Motivation, as in many walks of life, can be a limiting factor when writing a novel. At the outset, the sheer scope can be daunting, and so we search out distractions. To counter this, I like to give myself a target each day as to how much I would like to write, be it an amount of time or a number of words. I don’t get too hung up on this, but it is a useful way to ensure I at least complete something each day. There may be days when I have other things to do, or I don’t feel like writing at all, and that’s fine too. In writing, there are no deadlines, except those we impose on ourselves.
Location is important. I thrive on consistency, and as a result, I write in the same place every time. For me, it’s the kitchen table—close enough to the kettle, but far enough from other distractions. It’s important to keep hydrated! A familiar location feels comfortable, and that is important when doing many things, not only writing.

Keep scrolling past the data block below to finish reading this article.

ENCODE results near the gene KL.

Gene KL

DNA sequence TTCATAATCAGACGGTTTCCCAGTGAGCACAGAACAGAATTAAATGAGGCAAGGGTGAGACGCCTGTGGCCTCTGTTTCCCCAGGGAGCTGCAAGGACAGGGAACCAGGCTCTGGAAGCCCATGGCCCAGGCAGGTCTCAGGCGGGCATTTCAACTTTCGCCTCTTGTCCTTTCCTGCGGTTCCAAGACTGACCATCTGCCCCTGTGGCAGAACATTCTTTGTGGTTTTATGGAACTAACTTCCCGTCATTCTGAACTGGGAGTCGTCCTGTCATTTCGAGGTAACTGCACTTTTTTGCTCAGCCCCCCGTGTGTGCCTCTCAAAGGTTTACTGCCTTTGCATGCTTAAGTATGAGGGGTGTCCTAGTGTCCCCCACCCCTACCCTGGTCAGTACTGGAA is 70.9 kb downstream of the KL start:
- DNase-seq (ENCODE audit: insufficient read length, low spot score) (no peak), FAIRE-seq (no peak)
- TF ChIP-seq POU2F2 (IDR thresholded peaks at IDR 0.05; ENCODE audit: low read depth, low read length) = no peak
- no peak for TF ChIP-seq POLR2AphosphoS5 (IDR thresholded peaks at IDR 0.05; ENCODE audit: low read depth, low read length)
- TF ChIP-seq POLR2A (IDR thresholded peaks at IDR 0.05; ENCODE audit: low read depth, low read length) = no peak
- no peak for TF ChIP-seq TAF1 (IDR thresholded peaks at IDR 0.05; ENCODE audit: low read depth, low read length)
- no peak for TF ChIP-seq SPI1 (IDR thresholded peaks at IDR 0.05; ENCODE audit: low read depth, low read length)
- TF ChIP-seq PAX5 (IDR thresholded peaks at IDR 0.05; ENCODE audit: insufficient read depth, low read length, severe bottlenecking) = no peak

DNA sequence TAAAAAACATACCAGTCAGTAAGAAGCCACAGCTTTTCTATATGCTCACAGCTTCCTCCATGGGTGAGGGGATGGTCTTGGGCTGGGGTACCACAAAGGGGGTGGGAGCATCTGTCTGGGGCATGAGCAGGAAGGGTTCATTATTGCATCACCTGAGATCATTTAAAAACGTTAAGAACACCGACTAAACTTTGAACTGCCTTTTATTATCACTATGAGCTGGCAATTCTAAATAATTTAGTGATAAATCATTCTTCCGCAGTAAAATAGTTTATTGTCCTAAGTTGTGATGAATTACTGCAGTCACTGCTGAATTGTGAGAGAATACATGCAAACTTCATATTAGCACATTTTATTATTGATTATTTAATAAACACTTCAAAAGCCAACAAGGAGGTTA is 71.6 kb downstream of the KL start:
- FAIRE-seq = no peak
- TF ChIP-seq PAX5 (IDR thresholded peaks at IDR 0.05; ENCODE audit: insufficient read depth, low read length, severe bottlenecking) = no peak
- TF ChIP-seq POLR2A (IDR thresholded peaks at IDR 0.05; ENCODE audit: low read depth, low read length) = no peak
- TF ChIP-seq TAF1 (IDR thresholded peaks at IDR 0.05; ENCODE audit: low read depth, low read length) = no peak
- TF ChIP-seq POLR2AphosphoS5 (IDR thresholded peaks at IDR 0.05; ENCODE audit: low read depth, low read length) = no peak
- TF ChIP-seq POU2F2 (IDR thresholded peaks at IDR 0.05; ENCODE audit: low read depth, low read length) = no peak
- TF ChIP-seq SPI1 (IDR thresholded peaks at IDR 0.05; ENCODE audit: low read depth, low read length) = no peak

Finding My Writing Style
As for the process of actually getting words on paper (or Microsoft Word document, in my case), the most important thing is to get started. Nothing gets finished if it isn’t first started. Even a few words is fine. It’s the act of actually starting on a story which counts, overcoming the first hurdle. After that, I have changed my approach several times over the last couple of years. At first, I would write a couple of thousand words, then I would go over them, tweaking and editing, and then I would reread and tweak them again. As a result, things went incredibly slowly, and that was demotivational.
Now, I just write: I get the story down and do the tweaking later. It’s a first draft after all. The advantage of this method is that the story develops quickly, and that is an inspiration to keep going.
Some people like to have the plot fully set out from the start, a clear framework upon which the story develops. I am the complete opposite: I have an idea of what I want to say and where the story needs to go, but apart from that I tend to make it up as I go. This feels more spontaneous to me, and many of my favourite parts of a story were idea that came up as I was writing. Some mixture of both methods would probably work well for most writers.